Before we get started this week, I want to send my thoughts and prayers to all the people in Japan who have suffered one of the worst natural tragedies in recent history. The images we see on TV are incredulous and almost impossible to believe. I do hope that the reconstruction efforts begin there in earnest and people get back to their lives as best possible.
Last week we had discussed the Indian budget for 2011-12 and how it has turned the investment community from negative to positive. What has also helped turn this tide are a couple of key political alliances which have finally agreed to work with each other in pushing ahead with reforms in India.
One of the key positives emerging from the Union Budget is structural reforms. While I am concerned about the ability of the government to meet its fiscal deficit target, after listening to several key policy makers post-budget, I get the impression that the government has begun the process of thawing a number of reforms which had been frozen for a while now. According to a prominent opposition parliamentarian, there could even be some bi-partisan support for a subset of these reforms.
Here are a few examples of what is under way:
Insurance — The Insurance Laws (Amendment) Bill, 2008, could increase the limit of Foreign Direct Investments in the Insurance sector to 49 percent from the current 26 percent. A parliamentary panel is to submit its report shortly before it can be introduced in Parliament.
Bond Market — The government has increased the foreign investor limit in corporate bonds by an additional US$20 billion over the earlier limit of US$20 billion. The additional limit will be available only for bonds issued by infrastructure companies and with residual maturity of over five years.
Banking — The Banking Amendment Bill will allow the shareholders of private banks voting rights in proportion to their equity holdings, thus allowing them a greater say (earlier capped at 10 percent). The Bill also paves the way for the Reserve Bank of India (RBI) to grant licenses for setting up new banks, which can increase competition in the system.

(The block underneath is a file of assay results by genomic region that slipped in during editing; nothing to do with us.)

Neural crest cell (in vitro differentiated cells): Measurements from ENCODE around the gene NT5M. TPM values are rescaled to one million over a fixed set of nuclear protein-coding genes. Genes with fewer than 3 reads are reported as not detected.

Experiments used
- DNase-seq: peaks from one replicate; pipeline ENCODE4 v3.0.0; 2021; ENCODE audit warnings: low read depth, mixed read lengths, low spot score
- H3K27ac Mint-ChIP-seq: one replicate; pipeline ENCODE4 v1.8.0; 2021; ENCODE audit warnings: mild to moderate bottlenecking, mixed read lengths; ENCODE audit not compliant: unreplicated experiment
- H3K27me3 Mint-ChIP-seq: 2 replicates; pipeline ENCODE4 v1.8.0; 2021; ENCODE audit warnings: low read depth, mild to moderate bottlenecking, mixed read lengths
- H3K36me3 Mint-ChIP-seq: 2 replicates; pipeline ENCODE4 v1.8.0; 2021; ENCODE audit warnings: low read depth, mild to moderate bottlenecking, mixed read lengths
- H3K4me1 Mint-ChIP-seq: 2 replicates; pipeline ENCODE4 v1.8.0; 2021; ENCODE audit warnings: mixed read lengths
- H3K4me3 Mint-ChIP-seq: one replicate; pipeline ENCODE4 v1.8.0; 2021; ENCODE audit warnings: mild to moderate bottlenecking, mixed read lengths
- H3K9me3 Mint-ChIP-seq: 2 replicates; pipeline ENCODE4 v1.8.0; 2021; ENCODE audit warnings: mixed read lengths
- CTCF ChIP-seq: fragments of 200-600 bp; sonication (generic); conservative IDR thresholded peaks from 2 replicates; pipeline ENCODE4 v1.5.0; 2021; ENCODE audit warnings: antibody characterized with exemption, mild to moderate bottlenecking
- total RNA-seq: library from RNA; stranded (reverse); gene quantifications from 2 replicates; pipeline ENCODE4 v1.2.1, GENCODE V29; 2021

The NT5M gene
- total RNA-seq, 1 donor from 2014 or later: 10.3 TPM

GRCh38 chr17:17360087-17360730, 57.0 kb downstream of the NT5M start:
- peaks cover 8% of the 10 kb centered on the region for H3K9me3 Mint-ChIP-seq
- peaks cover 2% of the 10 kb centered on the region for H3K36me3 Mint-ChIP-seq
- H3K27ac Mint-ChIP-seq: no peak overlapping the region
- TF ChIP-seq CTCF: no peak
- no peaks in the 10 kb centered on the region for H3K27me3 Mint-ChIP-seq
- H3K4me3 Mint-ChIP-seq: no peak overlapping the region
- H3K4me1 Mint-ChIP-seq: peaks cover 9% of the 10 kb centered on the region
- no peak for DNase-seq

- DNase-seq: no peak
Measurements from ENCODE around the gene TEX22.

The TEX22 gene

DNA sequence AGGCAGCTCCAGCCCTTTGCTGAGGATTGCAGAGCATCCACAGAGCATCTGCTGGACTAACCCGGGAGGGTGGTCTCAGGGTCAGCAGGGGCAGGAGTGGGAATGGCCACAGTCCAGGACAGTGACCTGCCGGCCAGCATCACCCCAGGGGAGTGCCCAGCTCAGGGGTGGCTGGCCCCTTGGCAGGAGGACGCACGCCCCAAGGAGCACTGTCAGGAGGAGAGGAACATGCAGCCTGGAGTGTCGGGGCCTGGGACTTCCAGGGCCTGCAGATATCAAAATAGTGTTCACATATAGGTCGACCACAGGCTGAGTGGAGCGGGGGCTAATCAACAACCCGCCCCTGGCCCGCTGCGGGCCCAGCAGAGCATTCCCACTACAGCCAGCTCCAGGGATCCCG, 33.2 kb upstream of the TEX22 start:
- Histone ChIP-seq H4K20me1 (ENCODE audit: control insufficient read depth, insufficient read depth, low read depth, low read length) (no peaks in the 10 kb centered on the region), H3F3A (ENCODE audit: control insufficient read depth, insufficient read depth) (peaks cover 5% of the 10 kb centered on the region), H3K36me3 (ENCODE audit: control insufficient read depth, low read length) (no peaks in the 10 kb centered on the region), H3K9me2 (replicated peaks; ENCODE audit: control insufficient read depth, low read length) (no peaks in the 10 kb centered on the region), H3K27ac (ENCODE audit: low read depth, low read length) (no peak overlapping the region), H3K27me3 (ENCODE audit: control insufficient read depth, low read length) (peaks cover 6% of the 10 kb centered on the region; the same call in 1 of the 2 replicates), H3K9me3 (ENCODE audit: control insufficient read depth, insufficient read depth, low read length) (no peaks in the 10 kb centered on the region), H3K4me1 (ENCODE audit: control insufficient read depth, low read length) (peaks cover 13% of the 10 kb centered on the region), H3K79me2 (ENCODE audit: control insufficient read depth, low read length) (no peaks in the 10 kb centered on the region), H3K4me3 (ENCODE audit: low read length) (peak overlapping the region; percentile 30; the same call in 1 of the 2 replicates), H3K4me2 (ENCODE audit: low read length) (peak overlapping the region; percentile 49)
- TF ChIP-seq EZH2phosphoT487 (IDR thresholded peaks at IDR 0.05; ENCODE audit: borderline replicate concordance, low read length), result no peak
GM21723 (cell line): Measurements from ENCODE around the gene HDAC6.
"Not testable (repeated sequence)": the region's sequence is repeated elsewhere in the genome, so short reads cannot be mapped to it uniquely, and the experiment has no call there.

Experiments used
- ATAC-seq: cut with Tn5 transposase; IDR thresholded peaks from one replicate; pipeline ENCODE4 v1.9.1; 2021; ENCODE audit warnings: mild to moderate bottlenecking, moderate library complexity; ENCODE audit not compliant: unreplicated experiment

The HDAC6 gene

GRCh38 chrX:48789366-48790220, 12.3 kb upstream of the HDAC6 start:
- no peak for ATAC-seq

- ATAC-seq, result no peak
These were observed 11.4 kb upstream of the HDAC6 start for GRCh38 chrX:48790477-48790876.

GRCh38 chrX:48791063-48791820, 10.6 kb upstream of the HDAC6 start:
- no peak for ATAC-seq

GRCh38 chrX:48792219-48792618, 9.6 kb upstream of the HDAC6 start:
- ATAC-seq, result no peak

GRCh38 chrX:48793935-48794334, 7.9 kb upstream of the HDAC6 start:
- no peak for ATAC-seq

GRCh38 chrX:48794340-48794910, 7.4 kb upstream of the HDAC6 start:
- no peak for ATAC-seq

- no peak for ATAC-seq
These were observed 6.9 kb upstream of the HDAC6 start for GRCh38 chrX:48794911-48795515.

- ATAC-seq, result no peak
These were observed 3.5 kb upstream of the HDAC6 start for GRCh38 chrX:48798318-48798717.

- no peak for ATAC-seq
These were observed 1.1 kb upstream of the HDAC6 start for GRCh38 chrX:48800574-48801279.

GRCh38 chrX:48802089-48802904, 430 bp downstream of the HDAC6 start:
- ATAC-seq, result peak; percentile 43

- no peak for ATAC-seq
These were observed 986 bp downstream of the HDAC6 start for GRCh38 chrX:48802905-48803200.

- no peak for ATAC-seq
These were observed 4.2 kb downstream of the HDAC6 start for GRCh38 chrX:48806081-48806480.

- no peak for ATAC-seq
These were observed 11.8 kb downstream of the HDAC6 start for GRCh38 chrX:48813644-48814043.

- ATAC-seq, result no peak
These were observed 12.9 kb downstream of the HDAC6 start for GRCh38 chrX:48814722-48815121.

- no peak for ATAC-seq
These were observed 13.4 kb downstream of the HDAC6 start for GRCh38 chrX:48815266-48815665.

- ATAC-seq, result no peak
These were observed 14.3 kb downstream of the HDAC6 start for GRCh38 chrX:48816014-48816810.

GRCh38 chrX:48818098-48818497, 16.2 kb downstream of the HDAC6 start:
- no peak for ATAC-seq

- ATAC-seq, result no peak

The Bill was cleared by the Cabinet last week to be tabled in the current session of Parliament.
Goods and Services Tax (GST) — A constitutional amendment bill is proposed to be introduced in Parliament to pave the way for the eventual application of a nation-wide GST. The bill will empower the centre to tax retail trade; give state governments the power to tax services and to set up a council for resolving disputes.
Corporate governance — The Companies Amendment Bill to be introduced in the current session of Parliament seeks to strengthen corporate governance and shift the burden of regulation of management to shareholders rather than the government.
Infrastructure financing — The Finance Minister announced the creation of an infrastructure debt fund in his budget speech. This fund would allow investors to invest in infrastructure projects which have completed the construction phase, with significant security cover provided by the government.
And there are other smaller initiatives underway as well. The tone has certainly turned bullish and with political will to take some major decisions, I am quite optimistic that the government will be able to pass meaningful reforms in the next two years.
And all of this is very important in the expansion of business and trade in India. We will see some solid profits from investing in India. The key, once again, is to be selective in your company purchases and having a strong stomach for volatility.
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